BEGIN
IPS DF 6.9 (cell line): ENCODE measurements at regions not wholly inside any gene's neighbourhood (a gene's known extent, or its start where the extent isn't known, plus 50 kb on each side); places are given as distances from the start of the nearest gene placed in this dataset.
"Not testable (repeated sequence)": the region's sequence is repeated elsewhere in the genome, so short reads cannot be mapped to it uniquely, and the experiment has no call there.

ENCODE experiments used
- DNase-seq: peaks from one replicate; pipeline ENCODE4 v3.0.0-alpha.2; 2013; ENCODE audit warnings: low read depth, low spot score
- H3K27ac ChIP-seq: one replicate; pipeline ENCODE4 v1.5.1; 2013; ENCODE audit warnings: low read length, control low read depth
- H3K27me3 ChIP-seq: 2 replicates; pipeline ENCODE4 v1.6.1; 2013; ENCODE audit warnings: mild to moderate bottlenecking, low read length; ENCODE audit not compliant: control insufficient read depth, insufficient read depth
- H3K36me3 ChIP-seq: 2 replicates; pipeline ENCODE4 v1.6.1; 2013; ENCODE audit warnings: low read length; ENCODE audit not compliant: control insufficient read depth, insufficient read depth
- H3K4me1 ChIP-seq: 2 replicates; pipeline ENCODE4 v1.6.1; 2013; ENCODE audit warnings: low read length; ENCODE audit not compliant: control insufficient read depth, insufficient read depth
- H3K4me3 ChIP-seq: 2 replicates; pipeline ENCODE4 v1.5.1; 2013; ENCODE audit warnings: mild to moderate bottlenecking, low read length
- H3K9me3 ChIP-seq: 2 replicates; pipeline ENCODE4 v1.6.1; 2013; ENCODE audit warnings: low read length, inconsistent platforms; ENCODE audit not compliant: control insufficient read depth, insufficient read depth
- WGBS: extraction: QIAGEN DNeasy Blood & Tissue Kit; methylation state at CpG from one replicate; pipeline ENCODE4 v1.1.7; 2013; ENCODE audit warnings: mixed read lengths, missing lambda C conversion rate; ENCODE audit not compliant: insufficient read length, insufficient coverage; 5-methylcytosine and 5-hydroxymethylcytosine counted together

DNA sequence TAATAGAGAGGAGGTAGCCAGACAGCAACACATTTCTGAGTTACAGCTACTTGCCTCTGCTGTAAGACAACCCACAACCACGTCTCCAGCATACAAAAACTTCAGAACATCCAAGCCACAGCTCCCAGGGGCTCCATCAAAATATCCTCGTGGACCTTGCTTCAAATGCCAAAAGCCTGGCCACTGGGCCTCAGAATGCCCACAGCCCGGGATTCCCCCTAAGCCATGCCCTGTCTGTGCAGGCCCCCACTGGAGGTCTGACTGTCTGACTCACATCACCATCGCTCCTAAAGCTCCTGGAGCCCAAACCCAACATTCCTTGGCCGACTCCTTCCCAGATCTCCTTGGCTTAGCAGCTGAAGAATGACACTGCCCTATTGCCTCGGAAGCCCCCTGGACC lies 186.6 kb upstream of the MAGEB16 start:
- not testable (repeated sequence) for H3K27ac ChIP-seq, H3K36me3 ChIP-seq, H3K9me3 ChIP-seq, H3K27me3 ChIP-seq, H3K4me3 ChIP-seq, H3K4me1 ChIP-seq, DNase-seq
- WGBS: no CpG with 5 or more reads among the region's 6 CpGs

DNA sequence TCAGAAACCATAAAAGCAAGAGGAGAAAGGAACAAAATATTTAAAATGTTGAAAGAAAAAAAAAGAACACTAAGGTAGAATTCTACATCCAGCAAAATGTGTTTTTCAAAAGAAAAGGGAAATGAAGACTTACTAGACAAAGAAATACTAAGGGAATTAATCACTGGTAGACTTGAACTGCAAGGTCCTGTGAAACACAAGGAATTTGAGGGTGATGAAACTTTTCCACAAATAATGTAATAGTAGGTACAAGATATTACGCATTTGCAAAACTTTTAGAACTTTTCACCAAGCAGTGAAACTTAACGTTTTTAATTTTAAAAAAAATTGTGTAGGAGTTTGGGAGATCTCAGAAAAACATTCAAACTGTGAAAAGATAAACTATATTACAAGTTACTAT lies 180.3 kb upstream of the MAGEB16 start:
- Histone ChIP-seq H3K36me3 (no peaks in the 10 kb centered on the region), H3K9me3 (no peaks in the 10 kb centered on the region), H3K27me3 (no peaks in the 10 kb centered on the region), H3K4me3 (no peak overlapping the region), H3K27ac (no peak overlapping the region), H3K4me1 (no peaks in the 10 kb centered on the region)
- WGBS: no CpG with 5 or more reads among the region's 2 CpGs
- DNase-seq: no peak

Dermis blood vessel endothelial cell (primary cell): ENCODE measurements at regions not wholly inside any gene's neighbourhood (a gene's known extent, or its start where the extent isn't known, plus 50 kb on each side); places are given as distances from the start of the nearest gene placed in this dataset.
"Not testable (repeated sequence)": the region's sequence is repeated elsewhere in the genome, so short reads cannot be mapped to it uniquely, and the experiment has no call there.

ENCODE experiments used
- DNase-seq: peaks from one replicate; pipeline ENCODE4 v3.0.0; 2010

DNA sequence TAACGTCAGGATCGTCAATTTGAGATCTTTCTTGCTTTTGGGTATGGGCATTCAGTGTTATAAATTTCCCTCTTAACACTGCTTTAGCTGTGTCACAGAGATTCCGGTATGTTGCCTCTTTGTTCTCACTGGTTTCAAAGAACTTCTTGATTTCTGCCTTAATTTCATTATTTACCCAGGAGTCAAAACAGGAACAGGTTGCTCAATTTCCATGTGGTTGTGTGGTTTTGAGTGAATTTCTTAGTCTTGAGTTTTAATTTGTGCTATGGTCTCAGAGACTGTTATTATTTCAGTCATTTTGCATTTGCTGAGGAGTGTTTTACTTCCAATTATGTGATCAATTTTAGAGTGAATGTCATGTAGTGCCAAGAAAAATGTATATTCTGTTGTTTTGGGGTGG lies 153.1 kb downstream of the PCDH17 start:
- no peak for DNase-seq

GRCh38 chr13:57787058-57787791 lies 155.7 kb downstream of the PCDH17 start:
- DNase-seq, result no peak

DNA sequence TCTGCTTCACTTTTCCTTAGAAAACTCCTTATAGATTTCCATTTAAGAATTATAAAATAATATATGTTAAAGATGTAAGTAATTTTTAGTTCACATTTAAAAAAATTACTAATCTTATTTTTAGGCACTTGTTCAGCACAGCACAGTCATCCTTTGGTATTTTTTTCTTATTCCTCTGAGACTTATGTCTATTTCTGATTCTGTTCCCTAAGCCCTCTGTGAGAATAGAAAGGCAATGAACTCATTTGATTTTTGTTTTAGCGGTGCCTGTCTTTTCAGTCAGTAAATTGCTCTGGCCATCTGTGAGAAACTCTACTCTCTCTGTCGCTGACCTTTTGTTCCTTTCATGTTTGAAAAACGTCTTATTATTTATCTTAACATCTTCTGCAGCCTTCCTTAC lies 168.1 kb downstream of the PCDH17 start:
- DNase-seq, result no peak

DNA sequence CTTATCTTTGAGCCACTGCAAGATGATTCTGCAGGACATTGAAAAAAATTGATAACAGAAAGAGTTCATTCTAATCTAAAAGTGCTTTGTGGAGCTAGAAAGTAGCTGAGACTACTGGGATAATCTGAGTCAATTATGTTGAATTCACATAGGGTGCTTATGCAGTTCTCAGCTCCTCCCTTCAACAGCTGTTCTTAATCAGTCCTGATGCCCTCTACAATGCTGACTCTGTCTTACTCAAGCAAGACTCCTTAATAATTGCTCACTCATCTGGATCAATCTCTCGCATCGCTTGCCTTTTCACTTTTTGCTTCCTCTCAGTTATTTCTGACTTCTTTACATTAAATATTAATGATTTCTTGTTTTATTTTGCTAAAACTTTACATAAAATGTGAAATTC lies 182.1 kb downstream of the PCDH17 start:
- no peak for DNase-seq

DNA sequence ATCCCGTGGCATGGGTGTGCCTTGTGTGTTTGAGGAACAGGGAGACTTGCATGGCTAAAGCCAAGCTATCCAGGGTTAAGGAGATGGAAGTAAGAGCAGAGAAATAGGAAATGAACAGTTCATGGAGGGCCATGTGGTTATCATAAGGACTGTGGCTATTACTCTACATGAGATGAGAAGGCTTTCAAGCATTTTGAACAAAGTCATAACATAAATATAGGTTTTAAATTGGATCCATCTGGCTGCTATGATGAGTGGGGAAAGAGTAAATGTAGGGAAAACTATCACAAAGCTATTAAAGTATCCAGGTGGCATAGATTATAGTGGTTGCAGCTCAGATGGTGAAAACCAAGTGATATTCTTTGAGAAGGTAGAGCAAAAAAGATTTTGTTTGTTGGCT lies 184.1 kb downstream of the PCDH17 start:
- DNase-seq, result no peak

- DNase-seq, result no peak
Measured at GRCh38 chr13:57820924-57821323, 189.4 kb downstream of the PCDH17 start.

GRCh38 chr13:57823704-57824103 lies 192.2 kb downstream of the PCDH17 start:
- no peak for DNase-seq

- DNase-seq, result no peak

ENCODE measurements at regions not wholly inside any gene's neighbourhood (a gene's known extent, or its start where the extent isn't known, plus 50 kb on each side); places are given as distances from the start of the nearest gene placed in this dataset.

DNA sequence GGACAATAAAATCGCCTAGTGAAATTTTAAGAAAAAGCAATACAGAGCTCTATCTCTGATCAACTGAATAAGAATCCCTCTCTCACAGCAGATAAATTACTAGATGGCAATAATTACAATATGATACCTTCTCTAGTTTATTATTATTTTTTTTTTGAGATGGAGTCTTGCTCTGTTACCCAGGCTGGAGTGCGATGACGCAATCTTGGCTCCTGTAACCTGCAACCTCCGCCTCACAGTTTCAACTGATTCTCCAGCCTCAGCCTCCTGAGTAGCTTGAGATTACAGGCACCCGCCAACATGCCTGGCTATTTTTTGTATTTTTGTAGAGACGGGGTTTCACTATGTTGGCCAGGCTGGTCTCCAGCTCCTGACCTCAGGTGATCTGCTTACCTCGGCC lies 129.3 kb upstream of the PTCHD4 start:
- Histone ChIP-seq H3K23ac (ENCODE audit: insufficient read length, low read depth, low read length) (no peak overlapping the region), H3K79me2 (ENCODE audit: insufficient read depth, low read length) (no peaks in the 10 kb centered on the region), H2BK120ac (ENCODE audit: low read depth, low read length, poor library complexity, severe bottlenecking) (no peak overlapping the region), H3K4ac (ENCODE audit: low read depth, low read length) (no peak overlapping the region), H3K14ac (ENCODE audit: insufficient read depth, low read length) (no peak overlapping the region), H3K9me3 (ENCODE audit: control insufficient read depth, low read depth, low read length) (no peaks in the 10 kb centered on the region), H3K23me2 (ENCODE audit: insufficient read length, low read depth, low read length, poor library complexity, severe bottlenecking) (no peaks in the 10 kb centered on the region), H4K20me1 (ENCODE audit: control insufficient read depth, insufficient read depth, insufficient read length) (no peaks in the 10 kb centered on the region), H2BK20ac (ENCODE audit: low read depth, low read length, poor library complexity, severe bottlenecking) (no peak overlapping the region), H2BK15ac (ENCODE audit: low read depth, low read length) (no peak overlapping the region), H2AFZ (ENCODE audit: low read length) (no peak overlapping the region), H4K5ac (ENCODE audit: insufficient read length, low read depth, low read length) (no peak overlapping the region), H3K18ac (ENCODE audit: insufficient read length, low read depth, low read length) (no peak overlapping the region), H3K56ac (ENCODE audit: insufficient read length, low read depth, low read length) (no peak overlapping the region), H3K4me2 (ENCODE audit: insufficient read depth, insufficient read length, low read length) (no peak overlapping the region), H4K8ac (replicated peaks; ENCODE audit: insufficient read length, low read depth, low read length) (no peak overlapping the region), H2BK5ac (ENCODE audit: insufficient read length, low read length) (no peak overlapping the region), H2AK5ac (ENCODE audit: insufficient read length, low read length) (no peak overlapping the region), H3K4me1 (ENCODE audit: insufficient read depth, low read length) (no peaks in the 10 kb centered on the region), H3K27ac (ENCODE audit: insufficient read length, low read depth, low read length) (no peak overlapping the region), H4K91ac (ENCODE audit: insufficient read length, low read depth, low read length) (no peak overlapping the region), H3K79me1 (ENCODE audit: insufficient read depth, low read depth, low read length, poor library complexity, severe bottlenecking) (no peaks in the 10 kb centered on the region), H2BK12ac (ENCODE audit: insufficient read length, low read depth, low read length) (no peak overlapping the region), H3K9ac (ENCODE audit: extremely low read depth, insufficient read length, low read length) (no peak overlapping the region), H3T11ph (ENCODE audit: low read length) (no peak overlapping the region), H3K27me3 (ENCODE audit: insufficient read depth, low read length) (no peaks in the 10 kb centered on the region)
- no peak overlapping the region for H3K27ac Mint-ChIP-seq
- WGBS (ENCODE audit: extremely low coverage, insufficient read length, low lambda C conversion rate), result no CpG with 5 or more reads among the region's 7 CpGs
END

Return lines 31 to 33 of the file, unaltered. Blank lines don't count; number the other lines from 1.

DNA sequence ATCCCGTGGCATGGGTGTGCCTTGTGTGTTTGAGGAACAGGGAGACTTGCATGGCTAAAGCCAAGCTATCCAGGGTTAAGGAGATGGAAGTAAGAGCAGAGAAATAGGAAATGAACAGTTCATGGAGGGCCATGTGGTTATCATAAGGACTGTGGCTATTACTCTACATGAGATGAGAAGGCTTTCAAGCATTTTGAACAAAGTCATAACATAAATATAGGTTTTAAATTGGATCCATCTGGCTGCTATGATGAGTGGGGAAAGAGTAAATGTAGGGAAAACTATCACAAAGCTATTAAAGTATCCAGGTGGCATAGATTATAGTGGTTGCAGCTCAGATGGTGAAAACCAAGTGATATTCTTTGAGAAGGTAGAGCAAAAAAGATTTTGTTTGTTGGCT lies 184.1 kb downstream of the PCDH17 start:
- DNase-seq, result no peak

- DNase-seq, result no peak